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  • Writer's pictureJeff Matthews

Three Cave-Ins, From White House Station to New Delhi

Merck & Co. will pay the federal government $2.3 billion to resolve roughly a decade of disputed back taxes, in one of the largest publicly disclosed settlements between a U.S. corporation and the Internal Revenue Service. —The Wall Street Journal

It’s not every day you see a big U.S. company cave in to the I.R.S. with a multi-billion dollar settlement, but White House Station, New Jersey-based Merck did just that.

In “Where’s Sammy Antar When You Need Him?” last September 28, 2006, we looked into a Wall Street Journal report on how Merck had transferred patents for certain blockbuster drugs to offshore entities in low-tax jurisdictions, shielding itself from $1.5 billion in federal taxes.

I pointed out at the time that such tax-avoiding asset-shuffling is quite common among all companies with good tax departments; now it seems the folks at Merck are admitting as much.

After all, when was the last time you saw a company fork over $2.3 billion to the I.R.S. without a real fight? ExxonMobil is still fighting a multi-billion punitive damage suit from the Exxon Valdez oil disaster—which happened eighteen years ago.

Speaking of ExxonMobil, that’s another company which also caved recently…on global warming.

After years of fighting the rather common-sense notion that the presence of 600 million gas-guzzling cars, not to mention millions of diesel-guzzling trucks and hundreds of thousands of coal-guzzling factories, might have something to do with the melting ice cap, ExxonMobil has taken full page ads stating its new, if highly nuanced, position on global warming:

Much has been said recently about ExxonMobil and our views on climate change. So we’d like to take this opportunity to set out, clearly and concisely, our position on this important issue.

* The earth’s climate has warmed about 0.7C in the last century * Many global ecosystems are showing signs of warming * CO2 emissions have increased

However grudging the ExxonMobil Bigs’ admission that there just might be some link between the stuff they make and the suddenly-receding glaciers in Switzerland, Greenland and Bolivia, corporations don’t usually cave like that.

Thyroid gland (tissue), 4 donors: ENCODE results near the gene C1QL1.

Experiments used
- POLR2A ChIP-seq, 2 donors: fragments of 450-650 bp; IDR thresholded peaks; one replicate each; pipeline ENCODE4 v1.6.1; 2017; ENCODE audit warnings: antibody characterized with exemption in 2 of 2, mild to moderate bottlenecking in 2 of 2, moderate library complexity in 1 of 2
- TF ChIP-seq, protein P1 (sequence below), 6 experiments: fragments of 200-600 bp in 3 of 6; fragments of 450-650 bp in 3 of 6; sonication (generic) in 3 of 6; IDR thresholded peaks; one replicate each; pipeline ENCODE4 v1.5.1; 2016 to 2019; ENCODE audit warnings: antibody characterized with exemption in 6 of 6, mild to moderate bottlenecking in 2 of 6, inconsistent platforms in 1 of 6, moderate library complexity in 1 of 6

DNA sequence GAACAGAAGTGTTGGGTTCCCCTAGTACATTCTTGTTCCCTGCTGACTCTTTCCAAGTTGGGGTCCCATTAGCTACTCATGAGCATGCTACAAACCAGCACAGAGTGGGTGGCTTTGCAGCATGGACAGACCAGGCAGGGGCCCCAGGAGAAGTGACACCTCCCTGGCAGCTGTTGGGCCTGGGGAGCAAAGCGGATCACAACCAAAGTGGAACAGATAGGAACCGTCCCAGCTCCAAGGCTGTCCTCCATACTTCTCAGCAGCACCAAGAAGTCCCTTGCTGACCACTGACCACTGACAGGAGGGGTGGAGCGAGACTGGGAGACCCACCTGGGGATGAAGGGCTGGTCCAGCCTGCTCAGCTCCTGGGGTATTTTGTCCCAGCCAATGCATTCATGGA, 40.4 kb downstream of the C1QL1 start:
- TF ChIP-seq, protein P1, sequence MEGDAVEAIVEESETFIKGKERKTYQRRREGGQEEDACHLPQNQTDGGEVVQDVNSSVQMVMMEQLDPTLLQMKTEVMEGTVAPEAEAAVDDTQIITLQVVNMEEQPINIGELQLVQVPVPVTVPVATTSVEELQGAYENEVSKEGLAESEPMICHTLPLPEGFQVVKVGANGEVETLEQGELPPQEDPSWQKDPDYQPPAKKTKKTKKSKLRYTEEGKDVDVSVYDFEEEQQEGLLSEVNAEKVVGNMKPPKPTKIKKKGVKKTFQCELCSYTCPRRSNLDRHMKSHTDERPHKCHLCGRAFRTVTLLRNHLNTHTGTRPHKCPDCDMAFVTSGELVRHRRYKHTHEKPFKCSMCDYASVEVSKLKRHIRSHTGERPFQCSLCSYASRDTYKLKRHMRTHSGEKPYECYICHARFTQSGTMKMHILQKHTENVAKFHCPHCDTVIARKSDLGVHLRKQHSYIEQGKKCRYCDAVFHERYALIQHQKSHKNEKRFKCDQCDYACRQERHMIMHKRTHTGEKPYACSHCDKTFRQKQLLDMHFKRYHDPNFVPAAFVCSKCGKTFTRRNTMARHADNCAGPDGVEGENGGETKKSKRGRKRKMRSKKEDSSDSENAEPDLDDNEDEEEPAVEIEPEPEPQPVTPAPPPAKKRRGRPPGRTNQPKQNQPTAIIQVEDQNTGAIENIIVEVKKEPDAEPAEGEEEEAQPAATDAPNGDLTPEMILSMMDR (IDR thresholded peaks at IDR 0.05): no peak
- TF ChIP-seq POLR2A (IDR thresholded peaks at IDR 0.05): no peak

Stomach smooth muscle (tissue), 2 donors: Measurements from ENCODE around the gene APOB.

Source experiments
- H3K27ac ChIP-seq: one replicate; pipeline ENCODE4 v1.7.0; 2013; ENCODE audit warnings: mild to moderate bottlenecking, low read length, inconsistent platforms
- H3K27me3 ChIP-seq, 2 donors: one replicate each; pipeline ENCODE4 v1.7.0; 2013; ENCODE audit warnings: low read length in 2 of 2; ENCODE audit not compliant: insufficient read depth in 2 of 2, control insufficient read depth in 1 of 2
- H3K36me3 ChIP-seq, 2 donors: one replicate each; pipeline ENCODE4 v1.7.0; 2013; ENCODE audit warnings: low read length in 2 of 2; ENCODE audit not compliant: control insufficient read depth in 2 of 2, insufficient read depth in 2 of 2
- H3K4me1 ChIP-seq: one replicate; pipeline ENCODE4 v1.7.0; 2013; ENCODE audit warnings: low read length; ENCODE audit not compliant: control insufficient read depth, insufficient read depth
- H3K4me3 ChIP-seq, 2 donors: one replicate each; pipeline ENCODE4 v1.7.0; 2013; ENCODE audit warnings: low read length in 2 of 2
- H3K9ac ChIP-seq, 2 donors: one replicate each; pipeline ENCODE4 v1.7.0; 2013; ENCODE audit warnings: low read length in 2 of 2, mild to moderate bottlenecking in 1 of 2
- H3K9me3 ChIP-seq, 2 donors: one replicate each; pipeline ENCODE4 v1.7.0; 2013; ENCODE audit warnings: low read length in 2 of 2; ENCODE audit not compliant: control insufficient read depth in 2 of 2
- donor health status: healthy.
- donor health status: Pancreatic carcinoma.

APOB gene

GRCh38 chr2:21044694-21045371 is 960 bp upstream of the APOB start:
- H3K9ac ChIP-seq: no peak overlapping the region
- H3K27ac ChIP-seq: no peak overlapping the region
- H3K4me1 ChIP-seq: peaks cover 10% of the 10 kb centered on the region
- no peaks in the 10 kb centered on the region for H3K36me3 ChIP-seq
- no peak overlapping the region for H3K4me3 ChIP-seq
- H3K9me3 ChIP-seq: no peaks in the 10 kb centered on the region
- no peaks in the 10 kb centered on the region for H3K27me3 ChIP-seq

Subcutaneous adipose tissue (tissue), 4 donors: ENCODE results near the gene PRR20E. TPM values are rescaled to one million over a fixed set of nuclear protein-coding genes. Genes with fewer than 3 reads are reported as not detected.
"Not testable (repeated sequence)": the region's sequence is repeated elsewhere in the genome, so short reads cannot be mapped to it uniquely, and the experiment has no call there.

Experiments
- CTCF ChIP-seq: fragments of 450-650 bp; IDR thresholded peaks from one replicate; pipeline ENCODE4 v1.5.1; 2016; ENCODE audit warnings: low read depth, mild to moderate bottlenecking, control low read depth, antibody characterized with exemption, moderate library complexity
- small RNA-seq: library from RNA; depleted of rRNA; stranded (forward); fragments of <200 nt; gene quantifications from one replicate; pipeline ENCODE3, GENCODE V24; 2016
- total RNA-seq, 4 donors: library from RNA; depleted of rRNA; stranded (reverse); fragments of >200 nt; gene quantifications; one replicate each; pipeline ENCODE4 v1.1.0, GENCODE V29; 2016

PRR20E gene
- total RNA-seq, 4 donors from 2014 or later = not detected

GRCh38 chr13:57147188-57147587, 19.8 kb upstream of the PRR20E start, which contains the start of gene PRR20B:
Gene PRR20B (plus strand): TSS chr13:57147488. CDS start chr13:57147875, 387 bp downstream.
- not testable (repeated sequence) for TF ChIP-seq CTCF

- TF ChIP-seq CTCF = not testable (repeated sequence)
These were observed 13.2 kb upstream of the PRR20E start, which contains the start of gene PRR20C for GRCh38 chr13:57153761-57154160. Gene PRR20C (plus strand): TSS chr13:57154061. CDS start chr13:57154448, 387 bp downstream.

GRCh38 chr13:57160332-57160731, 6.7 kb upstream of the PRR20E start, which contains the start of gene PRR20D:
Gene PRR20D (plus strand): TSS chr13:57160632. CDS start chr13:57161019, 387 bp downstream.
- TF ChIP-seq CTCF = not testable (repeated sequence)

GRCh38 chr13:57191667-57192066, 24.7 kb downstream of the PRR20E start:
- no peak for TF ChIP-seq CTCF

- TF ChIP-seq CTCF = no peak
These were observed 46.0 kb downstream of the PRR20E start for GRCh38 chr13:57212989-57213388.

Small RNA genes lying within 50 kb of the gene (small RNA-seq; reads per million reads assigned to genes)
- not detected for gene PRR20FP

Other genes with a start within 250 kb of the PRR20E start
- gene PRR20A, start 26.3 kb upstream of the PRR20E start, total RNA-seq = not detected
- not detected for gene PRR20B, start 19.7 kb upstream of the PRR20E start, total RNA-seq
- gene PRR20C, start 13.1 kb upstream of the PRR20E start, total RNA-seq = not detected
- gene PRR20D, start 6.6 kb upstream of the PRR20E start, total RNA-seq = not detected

Governments, on the other hand, cave every day, and India is a case in point. See if you can detect the flaw in the logic of the latest attempt by that government to both ameliorate inflation and stay popular: NEW DELHI — The Indian government Thursday cut the price of gasoline and diesel, the latest in a string of measures aimed at containing inflation, and said more steps will be taken to ease the pressure on supplies of key commodities.—The Wall Street Journal Correct me if I’m wrong, but I can’t recall a single instance when “pressure on supplies of key commodities” has ever been “eased” by decreasing the price of those commodities. Still, the lack of historical examples is not stopping the pols in New Delhi from trying: The announcement came after the government released data that showed the wholesale inflation rate rose to 6.73% for the week ended Feb. 3, the highest in more than two years and well above the central bank’s comfort zone of 5.0% to 5.5% for the fiscal year ending March 31. Reacting to the price cuts and latest inflation data, Finance Minister P. Chidambaram said the price cuts will moderate inflation. It may take longer than Merck took to give in to the I.R.S. for the Indian government to realize the errors of artificially cutting prices in the face of rising demand, and it may even take as long as it’s taken ExxonMobil to pay up for the Valdez verdict—which is to say a long long time.

But I suspect at the end of the day, the Indian Government will figure it out.

Jeff Matthews I Am Not Making This Up

© 2007 Jeff Matthews

The content contained in this blog represents the opinions of Mr. Matthews. Mr. Matthews also acts as an advisor and clients advised by Mr. Matthews may hold either long or short positions in securities of various companies discussed in the blog based upon Mr. Matthews’ recommendations. This commentary in no way constitutes a solicitation of business or investment advice. It is intended solely for the entertainment of the reader, and the author.

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